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Malawi: Court Blocks Vice President's Medical Trip Abroad


A high court in Malawi’s commercial capital, Blantyre has thrown out vice president Cassim Chilumpha’s petition seeking the court to grant him permission to leave the country to seek medical treatment abroad. This follows the vice president’s challenge in the court of the government’s refusal to allow him to travel abroad for his medical review. The government however argued that it would not be in the interest of justice to let the applicant travel abroad since Chilumpha was facing treason charges.

Viva Nyimba is a lead attorney of Vice President Cassim Chilumpha. He said the government wanted a reverse of a recent court order, which sought to clear the way for the vice president to seek medical treatment abroad.

“Dr. Chilumpha had made an application and he was granted that application to travel abroad for treatment and when the government was served with the order, that government sought to reverse that decision by applying to set it aside. And unfortunately yesterday, the high court set it aside among other grounds that the medical report did not give any medical history about the illness of the vice president,” he said.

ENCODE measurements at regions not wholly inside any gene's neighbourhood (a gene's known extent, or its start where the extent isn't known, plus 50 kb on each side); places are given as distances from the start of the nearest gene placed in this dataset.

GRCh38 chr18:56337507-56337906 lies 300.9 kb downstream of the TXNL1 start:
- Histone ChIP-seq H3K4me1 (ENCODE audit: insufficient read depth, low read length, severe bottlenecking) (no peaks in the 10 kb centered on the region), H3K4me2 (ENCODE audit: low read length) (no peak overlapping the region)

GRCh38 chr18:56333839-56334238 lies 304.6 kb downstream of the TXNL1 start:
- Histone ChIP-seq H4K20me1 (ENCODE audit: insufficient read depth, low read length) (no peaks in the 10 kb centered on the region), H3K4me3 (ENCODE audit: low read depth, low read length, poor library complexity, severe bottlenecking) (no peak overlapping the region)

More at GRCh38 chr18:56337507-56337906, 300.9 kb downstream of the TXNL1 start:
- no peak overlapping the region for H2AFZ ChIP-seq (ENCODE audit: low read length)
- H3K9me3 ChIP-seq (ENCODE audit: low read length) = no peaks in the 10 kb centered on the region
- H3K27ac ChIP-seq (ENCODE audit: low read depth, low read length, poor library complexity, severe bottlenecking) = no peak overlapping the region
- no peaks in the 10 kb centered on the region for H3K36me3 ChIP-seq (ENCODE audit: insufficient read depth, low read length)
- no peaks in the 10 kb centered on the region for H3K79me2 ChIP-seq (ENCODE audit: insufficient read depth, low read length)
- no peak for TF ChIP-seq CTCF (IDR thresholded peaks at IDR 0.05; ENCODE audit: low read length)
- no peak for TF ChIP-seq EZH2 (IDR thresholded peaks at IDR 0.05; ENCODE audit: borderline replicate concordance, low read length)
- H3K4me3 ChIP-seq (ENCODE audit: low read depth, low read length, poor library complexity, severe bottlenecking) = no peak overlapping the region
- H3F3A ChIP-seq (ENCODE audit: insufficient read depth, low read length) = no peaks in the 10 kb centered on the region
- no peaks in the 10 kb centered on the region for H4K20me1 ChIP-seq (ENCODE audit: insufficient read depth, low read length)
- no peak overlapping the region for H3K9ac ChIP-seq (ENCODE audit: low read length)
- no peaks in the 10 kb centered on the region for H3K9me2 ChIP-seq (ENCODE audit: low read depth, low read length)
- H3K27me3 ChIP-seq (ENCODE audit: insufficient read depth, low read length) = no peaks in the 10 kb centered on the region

Nyimba said a qualified medical doctor advised the vice president’s evacuation out of the country for treatment.

“Basically there was a medical report which was written and signed by the hospital administrator of the biggest hospital in the country that is the Queen Elizabeth hospital in Blantyre by the name of Dr. Idana commending that he should go for treatment, most probably in the United kingdom,” he noted.

Nyimba said the government seems not to be interested in the health of the vice president.

“Had it been that the government was interested in the health of the vice president of the republic, they could have sent doctors to find out the medical condition of the vice president. But unfortunately, the government did not do such a thing... the health of the vice president has been deteriorating and none of the government officials has ever visited him to find out what the problem is,” Nyimba said.

He said the vice president’s defense team will file a new application to ask the court to grant Chilumpha permission to seek medical treatment outside the country.

“To prove a point, I think we will make a fresh application and we will ask several doctors in government and the private sector to examine him (vice president) thoroughly and give another report because we would rather have second opinion than have the court throw the petition out,” Nyimba said.

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